The Feline Immunodeficiency Virus, or FIV, is a slow-acting virus that causes a condition very similar to the Human Immunodeficiency Virus, or HIV, in humans. Both FIV and HIV are retroviruses. However, they’re species-specific and can’t be transmitted from feline to human or vice-versa. Like HIV, FIV destroys the white blood cells in the body of infected cats, weakening the immune system and preventing it from being able to effectively fend off diseases and infections. That means compared to cats without FIV, FIV-positive cats are more susceptible to developing health issues. Although, with proper care and nutrition, they can lead long, healthy and happy lives.
Feline Infectious Peritonitis, or FIP, is a viral disease caused by a very common virus known as the feline coronavirus. When cats contract the feline coronavirus, they usually show no outward signs of illness. However, if the virus mutates or if there’s an abnormal immune response, the infection can progress into FIP, which can be fatal.
There are two forms of FIP: wet and dry. In the wet form, fluid will accumulate in the infected cat’s abdominal or chest cavity (sometimes, both), leading to breathing difficulties and abdominal distention. In the dry form, inflammatory cells will clump together in various organs, and the symptoms that follow will depend on which organ is mostly affected.
FIV is mainly transmitted from one cat to another through deep bite wounds. That’s why unfixed cats, as well as those that go outside, are more likely to contract the disease. However, FIV isn’t as contagious as other viral diseases. FIV cannot spread through close contact, grooming, sharing of food bowls, or any other regular feline activities. As long as the cat is friendly and good-tempered, it’s pretty safe for them to live with other cats.
Similar to FIV, FIP isn’t considered to be highly contagious. During the acute stage of infection, sick cats can spread the virus through saliva and feces. In contrast to FIV, however, FIP is more common in indoor cats living under the same roof. That may be because outdoor cats normally bury their feces, while those in multi-cat households typically share litter boxes.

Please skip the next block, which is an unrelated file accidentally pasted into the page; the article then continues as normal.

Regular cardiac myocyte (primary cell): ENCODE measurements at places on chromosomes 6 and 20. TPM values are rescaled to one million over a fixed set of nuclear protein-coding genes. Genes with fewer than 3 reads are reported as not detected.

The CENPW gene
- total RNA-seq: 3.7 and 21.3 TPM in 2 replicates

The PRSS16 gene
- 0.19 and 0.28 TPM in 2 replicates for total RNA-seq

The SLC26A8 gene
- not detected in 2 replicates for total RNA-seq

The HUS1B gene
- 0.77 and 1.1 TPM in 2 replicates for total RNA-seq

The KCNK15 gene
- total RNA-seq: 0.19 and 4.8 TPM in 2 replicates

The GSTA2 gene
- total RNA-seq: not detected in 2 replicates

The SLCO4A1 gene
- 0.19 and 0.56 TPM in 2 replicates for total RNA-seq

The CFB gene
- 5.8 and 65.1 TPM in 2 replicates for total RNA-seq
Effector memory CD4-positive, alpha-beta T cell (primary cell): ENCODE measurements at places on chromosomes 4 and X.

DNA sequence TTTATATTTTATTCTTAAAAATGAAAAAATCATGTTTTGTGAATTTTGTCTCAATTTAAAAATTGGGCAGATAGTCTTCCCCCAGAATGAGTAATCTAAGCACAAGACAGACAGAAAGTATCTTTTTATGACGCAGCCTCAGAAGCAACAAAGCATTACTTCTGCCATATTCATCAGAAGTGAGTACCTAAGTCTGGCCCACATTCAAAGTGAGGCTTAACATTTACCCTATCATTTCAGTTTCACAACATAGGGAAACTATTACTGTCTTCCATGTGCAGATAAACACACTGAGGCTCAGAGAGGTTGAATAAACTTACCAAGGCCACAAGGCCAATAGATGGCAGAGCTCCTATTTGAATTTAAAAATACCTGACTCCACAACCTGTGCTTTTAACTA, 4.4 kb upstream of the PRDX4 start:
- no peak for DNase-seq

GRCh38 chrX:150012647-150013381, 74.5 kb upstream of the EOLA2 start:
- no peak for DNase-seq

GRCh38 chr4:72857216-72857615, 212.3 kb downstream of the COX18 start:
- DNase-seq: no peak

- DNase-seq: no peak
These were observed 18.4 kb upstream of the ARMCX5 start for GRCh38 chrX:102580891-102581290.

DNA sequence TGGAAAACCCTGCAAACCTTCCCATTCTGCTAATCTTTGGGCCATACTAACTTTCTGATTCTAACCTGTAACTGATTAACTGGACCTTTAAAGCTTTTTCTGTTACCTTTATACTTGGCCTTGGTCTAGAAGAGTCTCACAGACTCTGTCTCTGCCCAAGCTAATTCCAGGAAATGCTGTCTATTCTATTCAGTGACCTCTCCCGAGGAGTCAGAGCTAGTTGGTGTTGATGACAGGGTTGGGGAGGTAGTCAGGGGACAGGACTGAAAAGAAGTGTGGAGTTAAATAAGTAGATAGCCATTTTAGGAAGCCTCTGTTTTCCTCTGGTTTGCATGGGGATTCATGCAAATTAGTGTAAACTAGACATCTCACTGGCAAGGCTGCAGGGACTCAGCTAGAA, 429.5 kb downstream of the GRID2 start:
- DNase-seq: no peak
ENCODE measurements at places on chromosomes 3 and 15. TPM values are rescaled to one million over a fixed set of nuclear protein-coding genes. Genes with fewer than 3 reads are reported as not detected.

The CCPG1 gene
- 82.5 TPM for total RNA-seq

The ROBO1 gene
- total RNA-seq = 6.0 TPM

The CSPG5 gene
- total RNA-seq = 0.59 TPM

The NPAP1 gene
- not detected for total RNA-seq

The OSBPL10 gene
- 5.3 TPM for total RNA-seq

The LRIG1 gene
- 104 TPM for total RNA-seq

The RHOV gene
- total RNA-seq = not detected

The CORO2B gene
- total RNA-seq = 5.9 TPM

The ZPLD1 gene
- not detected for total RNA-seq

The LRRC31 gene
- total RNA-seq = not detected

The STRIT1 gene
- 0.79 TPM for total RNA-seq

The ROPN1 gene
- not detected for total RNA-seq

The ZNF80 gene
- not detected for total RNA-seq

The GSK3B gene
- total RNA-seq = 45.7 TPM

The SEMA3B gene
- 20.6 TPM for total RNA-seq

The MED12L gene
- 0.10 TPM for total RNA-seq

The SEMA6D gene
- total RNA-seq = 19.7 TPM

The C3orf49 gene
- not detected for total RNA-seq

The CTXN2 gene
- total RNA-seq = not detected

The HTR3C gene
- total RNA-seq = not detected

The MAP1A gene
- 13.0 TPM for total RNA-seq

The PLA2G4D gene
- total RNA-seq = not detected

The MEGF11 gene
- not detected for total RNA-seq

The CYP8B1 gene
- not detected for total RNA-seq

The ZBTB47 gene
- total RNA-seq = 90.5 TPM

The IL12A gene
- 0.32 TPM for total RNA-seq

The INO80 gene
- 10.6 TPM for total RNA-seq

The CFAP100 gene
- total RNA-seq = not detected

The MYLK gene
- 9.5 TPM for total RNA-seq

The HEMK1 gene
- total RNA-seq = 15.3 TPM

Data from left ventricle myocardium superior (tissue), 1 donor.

Signs And Symptoms
FIV doesn’t necessarily have a specific set of symptoms. Since the disease weakens the immune system and prevents the body from fighting harmful microorganisms, FIV-positive cats may experience recurrent infections (mouth infections, skin infections, urinary tract infections, upper respiratory tract infections, etc.) fever, loss of appetite, and lethargy. However, it’s also common for FIV-positive cats to show no signs of illness for several months or even years.
Symptoms of FIP depend on the form. In the wet form of FIP, symptoms include loss of appetite, dull coat, weight loss, jaundice (yellowing of the skin or the white portion of the eyes), and a swollen belly. In the dry form, issues that arise will depend on the affected organ. However, it may also present itself through symptoms that resemble the wet form of FIP: loss of appetite, dull coat, weight loss, and jaundice, but there will be no swollen belly.
There is no known cure for either FIV or FIP. Both diseases can only be managed through supportive care and high-quality nutrition. For cats with FIV, regular vet visits, a nutritionally balanced diet, and immune-boosting supplements are crucial to maintaining good health. Those with FIP, on the other hand, are usually given medications such as corticosteroids and antibiotics on top of a healthy diet and fluid therapy.
One of the best ways to prevent your cat from getting FIV is to keep them indoors and make sure they’re spayed or neutered. Allowing your cat to go outdoors increases their chances of getting bit by an FIV-positive cat. Instead, you can harness-train them so you can take them on supervised outdoor walks, or build an enclosed catio where your cat can safely enjoy the outside environment.
To prevent the spread of FIP in multi-cat households, it’s important to provide enough litter boxes for all the cats. Remove feces immediately, and regularly disinfect all the litter boxes with a diluted bleach mixture (1 part bleach, 30 parts water). You should also clean everything that the cats use on a daily basis, like toys, food bowls, and blankets, using soap and hot water.